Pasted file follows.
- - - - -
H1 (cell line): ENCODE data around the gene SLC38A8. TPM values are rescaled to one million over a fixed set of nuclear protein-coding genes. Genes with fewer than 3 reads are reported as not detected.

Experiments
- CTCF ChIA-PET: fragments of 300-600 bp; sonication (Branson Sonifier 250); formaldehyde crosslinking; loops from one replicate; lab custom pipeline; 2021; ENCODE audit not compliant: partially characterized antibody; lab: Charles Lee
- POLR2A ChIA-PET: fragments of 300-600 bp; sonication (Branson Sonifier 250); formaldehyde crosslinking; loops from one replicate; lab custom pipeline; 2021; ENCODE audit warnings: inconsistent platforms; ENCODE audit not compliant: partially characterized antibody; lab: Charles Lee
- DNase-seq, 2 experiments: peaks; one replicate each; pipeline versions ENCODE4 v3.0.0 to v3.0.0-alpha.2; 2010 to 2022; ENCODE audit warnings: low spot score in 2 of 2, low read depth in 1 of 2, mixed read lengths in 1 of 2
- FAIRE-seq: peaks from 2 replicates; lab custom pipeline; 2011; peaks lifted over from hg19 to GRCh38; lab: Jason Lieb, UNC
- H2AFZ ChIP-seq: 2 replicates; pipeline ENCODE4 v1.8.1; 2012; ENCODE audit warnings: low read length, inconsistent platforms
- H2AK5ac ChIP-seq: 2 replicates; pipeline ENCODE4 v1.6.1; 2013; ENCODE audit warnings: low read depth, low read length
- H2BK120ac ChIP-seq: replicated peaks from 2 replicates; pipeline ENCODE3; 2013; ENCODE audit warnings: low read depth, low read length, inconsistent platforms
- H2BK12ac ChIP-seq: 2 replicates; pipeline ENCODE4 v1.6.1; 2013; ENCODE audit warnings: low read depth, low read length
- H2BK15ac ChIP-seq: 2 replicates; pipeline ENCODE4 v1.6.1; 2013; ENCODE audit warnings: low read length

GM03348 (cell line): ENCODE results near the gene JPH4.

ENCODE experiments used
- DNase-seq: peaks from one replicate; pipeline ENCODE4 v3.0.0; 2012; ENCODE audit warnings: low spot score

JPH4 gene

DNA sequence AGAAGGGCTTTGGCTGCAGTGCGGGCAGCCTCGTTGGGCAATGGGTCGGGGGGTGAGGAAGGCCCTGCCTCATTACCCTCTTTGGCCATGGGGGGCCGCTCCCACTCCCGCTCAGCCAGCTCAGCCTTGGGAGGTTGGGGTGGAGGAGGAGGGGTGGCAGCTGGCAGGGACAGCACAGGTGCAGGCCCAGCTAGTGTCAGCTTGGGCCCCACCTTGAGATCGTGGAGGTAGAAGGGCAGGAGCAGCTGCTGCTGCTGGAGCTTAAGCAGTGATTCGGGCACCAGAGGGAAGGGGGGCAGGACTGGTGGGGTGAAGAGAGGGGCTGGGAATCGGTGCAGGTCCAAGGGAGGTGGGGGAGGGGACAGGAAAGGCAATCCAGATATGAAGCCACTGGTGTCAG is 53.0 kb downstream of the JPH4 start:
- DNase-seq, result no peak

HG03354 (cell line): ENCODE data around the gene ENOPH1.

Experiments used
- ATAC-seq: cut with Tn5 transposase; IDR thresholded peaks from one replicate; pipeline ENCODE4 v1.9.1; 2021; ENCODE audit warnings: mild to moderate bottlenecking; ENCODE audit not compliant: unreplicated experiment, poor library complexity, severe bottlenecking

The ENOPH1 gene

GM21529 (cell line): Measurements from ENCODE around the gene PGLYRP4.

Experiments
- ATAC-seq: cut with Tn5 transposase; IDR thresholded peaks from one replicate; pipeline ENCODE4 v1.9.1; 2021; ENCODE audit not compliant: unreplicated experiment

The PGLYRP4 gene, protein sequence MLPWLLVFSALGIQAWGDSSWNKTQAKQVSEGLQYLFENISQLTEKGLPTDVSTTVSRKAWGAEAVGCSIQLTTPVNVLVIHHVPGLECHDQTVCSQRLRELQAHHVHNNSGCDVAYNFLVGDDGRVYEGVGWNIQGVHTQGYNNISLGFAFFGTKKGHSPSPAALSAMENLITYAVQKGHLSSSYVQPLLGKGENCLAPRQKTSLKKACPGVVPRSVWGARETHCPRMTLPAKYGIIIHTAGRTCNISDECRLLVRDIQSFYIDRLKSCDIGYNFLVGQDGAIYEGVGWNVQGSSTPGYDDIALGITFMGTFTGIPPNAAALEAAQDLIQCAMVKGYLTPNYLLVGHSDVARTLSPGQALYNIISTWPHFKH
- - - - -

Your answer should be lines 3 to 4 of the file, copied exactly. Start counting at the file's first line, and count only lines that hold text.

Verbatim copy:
- CTCF ChIA-PET: fragments of 300-600 bp; sonication (Branson Sonifier 250); formaldehyde crosslinking; loops from one replicate; lab custom pipeline; 2021; ENCODE audit not compliant: partially characterized antibody; lab: Charles Lee
- POLR2A ChIA-PET: fragments of 300-600 bp; sonication (Branson Sonifier 250); formaldehyde crosslinking; loops from one replicate; lab custom pipeline; 2021; ENCODE audit warnings: inconsistent platforms; ENCODE audit not compliant: partially characterized antibody; lab: Charles Lee